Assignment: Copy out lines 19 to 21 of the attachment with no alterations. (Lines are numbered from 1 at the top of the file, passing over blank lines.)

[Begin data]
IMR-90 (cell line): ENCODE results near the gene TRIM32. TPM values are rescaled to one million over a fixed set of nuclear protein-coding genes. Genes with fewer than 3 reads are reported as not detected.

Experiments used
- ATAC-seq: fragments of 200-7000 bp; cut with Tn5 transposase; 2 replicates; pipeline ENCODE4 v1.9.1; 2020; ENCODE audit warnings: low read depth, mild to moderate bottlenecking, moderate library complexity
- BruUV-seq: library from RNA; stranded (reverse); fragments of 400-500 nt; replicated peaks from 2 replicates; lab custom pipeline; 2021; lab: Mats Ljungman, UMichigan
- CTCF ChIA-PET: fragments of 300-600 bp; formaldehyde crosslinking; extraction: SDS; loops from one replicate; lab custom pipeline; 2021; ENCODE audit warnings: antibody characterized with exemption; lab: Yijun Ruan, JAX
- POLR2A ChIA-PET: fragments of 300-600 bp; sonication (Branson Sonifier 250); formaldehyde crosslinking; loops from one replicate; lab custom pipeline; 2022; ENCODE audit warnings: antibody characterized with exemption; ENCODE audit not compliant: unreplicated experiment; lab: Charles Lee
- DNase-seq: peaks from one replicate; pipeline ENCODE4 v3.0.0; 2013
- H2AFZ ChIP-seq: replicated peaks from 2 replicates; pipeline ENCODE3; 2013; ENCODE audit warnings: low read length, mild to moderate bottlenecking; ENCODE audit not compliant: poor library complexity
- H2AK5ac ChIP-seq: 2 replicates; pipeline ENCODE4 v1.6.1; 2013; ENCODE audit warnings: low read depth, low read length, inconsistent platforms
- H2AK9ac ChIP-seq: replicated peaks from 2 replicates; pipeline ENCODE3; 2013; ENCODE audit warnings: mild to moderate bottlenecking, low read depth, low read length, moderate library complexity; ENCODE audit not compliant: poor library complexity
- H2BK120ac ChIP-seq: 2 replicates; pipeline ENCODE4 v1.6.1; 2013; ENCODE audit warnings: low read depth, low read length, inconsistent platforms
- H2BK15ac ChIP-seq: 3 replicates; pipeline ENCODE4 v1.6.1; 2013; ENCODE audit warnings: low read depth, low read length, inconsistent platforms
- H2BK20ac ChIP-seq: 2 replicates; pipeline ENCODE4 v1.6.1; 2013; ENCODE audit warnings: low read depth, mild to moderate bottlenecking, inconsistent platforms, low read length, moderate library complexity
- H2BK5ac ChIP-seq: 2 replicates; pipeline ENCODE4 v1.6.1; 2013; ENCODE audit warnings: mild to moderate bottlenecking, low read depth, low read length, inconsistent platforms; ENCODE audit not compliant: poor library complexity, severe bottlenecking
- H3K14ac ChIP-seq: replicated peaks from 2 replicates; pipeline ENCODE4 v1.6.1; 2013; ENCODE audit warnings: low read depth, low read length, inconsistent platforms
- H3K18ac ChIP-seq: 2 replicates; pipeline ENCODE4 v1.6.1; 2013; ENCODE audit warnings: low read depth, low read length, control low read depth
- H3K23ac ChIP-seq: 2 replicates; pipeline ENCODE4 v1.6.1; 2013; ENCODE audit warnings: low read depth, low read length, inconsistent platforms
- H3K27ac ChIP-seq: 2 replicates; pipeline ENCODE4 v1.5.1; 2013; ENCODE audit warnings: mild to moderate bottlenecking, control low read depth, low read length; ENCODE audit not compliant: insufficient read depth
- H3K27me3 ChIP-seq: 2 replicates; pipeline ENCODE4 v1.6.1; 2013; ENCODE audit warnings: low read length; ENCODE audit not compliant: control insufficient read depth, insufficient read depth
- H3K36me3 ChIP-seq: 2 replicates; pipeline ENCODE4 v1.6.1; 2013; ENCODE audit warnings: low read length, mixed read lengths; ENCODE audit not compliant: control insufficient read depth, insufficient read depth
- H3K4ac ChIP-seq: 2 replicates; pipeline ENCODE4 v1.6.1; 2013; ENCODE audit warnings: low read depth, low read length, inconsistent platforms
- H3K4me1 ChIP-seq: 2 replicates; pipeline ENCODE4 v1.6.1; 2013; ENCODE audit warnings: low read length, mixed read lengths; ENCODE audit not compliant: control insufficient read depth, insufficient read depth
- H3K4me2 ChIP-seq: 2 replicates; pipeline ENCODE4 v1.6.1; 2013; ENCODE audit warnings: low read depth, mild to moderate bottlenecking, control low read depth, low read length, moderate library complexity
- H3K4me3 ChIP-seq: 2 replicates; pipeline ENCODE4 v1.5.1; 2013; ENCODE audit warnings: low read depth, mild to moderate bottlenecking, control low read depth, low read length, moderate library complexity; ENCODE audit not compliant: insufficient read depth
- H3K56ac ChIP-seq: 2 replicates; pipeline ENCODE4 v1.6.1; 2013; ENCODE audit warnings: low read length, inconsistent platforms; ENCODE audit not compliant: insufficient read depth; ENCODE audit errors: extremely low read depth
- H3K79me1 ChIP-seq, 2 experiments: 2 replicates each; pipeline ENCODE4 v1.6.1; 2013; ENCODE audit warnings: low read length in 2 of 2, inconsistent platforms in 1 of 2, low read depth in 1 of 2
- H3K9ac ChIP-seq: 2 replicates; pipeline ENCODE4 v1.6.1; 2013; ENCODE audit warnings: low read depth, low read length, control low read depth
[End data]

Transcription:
- H3K27me3 ChIP-seq: 2 replicates; pipeline ENCODE4 v1.6.1; 2013; ENCODE audit warnings: low read length; ENCODE audit not compliant: control insufficient read depth, insufficient read depth
- H3K36me3 ChIP-seq: 2 replicates; pipeline ENCODE4 v1.6.1; 2013; ENCODE audit warnings: low read length, mixed read lengths; ENCODE audit not compliant: control insufficient read depth, insufficient read depth
- H3K4ac ChIP-seq: 2 replicates; pipeline ENCODE4 v1.6.1; 2013; ENCODE audit warnings: low read depth, low read length, inconsistent platforms